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Title: The Role of the Constitution in the Arab World
Authors: Khalil, Asem
Keywords: Constitution - History - Arab countries;Constitutional law - Arab countries;Legislative power - Arab countries
Issue Date: 2006
Abstract: Most modern states have adopted written and rigid constitutions. A constitution presupposes the existence of a constituent power, as distinguished from other constituted powers, created by the constitution itself.' Since a constitution is the highest law in the state, constituent power invest in those entitled to sovereignty. To close the vicious cycle, most constitutions provide that those entitled to sovereignty are the people, and consequently, 'the entitled' to constituent power. Constituent power presupposes the ability of a society to develop its capacity to act as a collective, in order to gain (or regain) an active role in the organization of the lives of individuals and their social relationships with each other (Preuss 1994, 148). For Arab nationalists, the (Arab) nation exists as a human group with its own characteristics, such as language, history, and traditions. Attempts to unify Arabs in one state ended in failure, and Arab nationalism began to co-exist with and within Arab territorial states. The ethnic concept of nation initially helped to justify a revolution against other Muslims (the Ottomans), but it was unable to distinguish individual Arab peoples or justify territorial Arab states. What makes a Jordanian different from a Palestinian, a Lebanese from a Syrian? Adopting the concept of nation that covers all citizens living under the same laws and within state borders, became unavoidable. The relation between Arab nation and a single Arab people may not be clearly understood by using traditional meanings of those concepts. In fact, these two concepts have to be understood in the light of the wider one of umma, originally used to indicate the Islamic community, or the community of believers. Since there is no unique Islamic or Arab state that contains all belonging to Islamic or Arab umma. Rather, they need to deal with territorially defined states. Besides, in contemporary Arab states, there is a partial return to shari'a and an increasing reference to Islam as justification for the state's authority, from one side, and its rejection from the other, made respectively by state apparatus and by fundamentalist groups.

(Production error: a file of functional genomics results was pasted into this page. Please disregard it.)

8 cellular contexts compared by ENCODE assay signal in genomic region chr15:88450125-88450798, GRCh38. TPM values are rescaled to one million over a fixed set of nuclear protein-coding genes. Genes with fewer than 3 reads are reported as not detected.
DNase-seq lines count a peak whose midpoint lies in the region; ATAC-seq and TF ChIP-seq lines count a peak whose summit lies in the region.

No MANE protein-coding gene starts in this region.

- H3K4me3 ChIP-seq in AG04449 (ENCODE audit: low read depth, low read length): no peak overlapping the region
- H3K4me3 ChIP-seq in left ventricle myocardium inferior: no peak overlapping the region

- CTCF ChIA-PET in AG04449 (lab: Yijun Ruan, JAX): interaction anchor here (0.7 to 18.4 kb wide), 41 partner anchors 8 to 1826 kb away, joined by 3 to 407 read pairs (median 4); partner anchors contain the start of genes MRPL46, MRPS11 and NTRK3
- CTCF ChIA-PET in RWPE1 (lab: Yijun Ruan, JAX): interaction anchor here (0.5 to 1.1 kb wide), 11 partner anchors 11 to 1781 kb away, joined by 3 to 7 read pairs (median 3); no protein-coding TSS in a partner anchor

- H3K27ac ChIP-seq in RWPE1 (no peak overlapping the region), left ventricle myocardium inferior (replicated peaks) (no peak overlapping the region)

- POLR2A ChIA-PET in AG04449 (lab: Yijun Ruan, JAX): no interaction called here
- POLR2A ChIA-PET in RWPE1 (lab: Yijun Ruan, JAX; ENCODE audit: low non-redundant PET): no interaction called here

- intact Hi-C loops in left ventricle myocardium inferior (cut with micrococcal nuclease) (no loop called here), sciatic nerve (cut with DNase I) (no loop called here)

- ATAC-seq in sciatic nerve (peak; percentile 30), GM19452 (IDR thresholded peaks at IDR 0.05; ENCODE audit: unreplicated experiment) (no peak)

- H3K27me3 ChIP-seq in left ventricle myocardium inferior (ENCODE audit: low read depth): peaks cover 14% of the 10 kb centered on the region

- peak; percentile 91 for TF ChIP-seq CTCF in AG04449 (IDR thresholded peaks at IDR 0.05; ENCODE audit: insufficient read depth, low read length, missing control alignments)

Description: This paper was presented in : WOCMES II, Amman, 11-16 June 2006
This paper includes most relevant conclusions of a thesis that the author had prepared for a Ph.D. in Public Law at the University of Fribourg, under the direction of Prof. Thomas Fleiner, Director of the Institute of Federalism (Switzerland)
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